Twenty-seventh Sunday in Ordinary Time (C)
Habakkuk’s questions hundreds of decades ago are still being asked today: “How long, O LORD?…. Why do you let me see ruin; why must I look at misery? Destruction and violence are before me; there is strife, and clamorous discord” (Hab 1:2-3). In cities or in far-flung villages, much more in calamity hit or war damaged areas, we feel the hardships of life, economic, political, social, moral and spiritual. Sickness in the family bothers us so much, as it entails lots of time, energy and resources. Murder, robbery and abuse of women and children seem to be regular news daily. Hunger in the world has become a desensitized piece of news. Substance abuse has been a daily battle in life. Discrimination because of color, race, religion, educational attainment and others are still widespread.
These questions and conditions are stated in various ways. Among them are the following:
1. By complaining. A person does not want to be part of a situation that he abhors, because he thinks he is different or has the means to be elevated to a higher position or condition.
2. By disdainfully stating the situation of suffering without any intention of doing something about it, as long as he is not affected by it.
3. By being mindful that he is not alone, and his suffering is a way of purification and strengthening of his faith and hope in the God of mercy. He trusts that the Lord will make good use of his suffering for the good of all. This was the way Habakkuk approached the situation and did not judge the Lord, for the Lord is just and would come to his aid, as God said to him: “the vision still has its time…. The rash one has no integrity; but the just one, because of his faith, shall live” (Hab 2:3-4).
In his homily in Glasgow, Scotland, Pope Benedict XVI expressed concern regarding the hardships in life, and said: “I urge you to lead lives worthy of our Lord (cf. Eph 4:1) and of yourselves. There are many temptations placed before you every day — drugs, money, sex, pornography, alcohol — which the world tells you will bring you happiness, yet these things are destructive and divisive. There is only one thing which lasts: the love of Jesus Christ personally for each one of you. Search for him, know him and love him, and he will set you free from slavery to the glittering but superficial existence frequently proposed by today’s society. Put aside what is worthless and learn of your own dignity as children of God” (www.zenit.org, Sept. 16, 2010).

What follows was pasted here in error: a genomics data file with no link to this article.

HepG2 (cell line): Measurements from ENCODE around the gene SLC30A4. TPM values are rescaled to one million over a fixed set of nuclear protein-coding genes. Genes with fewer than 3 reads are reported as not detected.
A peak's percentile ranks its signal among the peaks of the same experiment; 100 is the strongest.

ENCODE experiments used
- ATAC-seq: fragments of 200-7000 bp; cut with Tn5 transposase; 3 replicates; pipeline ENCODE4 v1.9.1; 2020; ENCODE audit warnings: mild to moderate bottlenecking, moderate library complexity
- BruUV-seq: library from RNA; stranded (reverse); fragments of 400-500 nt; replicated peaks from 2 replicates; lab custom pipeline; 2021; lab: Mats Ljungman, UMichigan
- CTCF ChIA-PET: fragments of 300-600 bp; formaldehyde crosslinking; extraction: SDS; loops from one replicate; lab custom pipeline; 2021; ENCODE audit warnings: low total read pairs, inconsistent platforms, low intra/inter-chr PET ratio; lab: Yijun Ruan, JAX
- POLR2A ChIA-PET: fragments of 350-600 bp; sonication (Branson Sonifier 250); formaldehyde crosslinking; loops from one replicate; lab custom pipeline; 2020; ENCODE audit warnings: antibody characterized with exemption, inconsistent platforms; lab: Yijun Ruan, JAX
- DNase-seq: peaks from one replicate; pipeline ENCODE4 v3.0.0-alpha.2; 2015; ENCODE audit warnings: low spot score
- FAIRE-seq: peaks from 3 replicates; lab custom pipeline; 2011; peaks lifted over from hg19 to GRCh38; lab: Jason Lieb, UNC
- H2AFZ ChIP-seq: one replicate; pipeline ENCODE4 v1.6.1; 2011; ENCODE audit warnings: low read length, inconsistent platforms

The faith that Habakkuk, Paul and the Apostles expressed was a simple demonstration of their trust that God would fulfill His promises. Habakkuk entrusted his life to God and believed that God would bring salvation in His time, not in man’s hasty design. St. Paul urged Timothy “to stir into flame the gift of God…. to bear your share of hardship for the gospel with the strength that comes from God” and to “guard this rich trust with the help of the Holy Spirit that dwells within us” (cf 2 Tm 1:6-14). The Apostles, seeing how Jesus’ trust in the Father worked in the life of the people, asked: “increase our faith” (Lk 17:5).
Thus, we learn the following characteristics of real faith in the Lord:
1. Our faith, to be firm and authentic, should be based on humility. We cannot save ourselves from the selfishness of this world. Only the power of the Resurrection of Jesus can lead us back to the Father. Our faith is not an end in itself. It has to grow in the love of neighbor.
2. Our faith should give hope to our brothers and sisters and have fulfillment in works of charity. In his letter, St. James proclaims, “What good is it, my brothers, if someone says he has faith but does not have works? Can that faith save him?…. For just as a body without a spirit is dead, so also faith without works is dead” (cf Ja 2:14-26).
3. Our faith to be concrete should witness love in gratitude. Thankfulness is proof of our understanding that faith is a gift from God, and everything that we are and have comes from Him. We also recognize that we receive and put faith into action not solely for ourselves, but for the good of our brothers and sisters and for the greater glory of God.
Hence, we can expect to achieve the many miracles Jesus promised those who would remain faithful in Him. With faith the size of a mustard seed we hope to experience the miracle of forgiveness among peoples, the miracle of fidelity and love of espouses to each other and within the family, the miracle of selfless service, the miracle of life and of healing, and the miracle of peace that only Christ can give.
With real faith, we celebrate the Eucharist as the greatest miracle of life, where Jesus gives Himself to His faithful, to strengthen us at all times, and keep us holy till the end. Let us strengthen one another, as we hear St. Paul proclaim: Do not lag in zeal, be ardent in spirit, serve the Lord. Rejoice in hope, be patient in suffering and persevere in prayer (Rom 12:11-12).